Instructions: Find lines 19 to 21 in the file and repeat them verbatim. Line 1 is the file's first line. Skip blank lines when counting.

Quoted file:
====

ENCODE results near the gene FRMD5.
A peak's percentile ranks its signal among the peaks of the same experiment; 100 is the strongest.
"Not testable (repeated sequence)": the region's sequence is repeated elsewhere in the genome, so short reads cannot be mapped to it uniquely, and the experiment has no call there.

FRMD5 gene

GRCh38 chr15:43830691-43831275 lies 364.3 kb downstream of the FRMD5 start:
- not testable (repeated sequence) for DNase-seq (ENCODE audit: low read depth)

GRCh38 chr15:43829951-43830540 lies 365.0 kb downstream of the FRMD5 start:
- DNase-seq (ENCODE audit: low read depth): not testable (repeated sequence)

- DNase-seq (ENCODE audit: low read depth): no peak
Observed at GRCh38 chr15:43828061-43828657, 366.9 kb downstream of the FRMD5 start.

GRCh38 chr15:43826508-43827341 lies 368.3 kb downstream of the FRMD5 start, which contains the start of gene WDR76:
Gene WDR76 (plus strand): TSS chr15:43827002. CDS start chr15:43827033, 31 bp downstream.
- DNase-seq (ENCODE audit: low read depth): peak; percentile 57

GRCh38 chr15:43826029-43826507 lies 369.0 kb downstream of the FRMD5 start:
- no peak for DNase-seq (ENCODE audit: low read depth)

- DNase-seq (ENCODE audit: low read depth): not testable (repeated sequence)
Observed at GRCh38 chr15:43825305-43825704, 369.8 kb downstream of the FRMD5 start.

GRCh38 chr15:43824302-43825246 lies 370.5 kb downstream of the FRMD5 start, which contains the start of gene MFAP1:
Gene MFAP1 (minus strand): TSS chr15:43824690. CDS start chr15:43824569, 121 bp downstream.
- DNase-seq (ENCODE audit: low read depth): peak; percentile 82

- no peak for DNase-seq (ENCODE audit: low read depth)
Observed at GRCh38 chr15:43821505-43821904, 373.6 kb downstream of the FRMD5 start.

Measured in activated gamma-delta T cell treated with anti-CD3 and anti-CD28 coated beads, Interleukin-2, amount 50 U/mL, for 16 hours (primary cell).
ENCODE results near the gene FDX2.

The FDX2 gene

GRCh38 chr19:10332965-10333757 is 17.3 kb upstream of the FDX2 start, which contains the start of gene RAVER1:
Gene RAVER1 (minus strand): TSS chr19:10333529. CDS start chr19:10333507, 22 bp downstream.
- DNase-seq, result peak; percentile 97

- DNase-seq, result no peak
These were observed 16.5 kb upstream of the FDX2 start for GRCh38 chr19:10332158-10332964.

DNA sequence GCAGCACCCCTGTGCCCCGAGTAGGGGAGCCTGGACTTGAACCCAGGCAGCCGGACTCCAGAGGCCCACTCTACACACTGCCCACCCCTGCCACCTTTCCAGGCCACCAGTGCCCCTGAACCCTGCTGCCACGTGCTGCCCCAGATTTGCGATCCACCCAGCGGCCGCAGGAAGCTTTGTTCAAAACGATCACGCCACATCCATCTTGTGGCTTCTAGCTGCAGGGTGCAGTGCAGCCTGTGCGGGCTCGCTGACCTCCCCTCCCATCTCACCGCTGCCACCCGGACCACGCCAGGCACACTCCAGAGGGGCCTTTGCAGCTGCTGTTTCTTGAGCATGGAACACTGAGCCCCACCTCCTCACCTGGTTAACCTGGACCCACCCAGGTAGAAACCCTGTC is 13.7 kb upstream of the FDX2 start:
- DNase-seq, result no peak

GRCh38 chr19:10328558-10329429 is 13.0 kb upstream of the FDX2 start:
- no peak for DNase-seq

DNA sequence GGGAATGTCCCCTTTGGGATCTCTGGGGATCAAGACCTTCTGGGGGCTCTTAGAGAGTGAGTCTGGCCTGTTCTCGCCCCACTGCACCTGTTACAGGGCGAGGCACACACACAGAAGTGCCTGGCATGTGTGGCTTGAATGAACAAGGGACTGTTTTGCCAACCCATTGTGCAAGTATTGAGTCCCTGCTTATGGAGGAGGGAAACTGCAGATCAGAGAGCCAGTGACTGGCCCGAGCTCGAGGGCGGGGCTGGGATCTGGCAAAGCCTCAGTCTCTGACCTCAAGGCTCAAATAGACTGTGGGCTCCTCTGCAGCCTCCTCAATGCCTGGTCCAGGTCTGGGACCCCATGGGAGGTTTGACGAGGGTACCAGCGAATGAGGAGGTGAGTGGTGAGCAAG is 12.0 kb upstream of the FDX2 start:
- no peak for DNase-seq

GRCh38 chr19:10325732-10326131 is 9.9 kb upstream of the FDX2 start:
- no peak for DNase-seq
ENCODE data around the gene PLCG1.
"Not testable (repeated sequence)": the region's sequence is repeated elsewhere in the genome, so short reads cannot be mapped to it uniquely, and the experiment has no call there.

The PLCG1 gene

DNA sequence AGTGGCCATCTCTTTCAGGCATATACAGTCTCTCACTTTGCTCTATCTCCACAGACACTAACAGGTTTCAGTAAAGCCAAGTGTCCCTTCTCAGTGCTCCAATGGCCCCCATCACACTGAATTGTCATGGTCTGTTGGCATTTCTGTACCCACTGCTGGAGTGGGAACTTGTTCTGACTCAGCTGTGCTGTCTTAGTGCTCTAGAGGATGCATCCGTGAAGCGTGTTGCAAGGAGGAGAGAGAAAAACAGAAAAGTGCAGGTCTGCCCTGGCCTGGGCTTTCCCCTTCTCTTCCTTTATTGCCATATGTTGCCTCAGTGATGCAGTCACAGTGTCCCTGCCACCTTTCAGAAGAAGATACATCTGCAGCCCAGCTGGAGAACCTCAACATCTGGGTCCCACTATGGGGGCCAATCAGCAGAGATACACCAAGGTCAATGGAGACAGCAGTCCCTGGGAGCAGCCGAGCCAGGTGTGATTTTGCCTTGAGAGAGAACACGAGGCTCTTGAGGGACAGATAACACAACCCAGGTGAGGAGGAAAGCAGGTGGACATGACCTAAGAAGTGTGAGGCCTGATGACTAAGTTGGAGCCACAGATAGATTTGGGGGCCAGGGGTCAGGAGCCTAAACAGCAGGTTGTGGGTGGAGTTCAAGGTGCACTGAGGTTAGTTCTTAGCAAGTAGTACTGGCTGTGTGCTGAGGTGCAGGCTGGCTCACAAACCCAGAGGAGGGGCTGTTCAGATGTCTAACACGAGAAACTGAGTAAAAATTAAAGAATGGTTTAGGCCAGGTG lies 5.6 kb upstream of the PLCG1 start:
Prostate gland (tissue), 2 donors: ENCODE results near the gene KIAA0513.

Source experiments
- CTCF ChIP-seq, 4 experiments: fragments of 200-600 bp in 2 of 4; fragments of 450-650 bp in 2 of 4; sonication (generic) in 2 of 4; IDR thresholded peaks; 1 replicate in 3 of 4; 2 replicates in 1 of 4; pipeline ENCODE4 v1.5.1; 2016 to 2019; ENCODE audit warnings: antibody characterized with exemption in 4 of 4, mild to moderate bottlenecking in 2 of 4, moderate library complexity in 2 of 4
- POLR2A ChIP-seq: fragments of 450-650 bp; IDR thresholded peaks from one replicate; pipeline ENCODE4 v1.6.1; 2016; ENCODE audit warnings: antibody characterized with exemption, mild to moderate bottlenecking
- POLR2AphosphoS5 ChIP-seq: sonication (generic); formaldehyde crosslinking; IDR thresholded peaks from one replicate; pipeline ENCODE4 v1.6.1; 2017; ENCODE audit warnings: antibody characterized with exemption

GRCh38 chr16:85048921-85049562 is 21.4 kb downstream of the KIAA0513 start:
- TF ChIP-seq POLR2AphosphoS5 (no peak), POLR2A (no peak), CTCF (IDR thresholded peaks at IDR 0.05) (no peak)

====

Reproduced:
Gene MFAP1 (minus strand): TSS chr15:43824690. CDS start chr15:43824569, 121 bp downstream.
- DNase-seq (ENCODE audit: low read depth): peak; percentile 82

- no peak for DNase-seq (ENCODE audit: low read depth)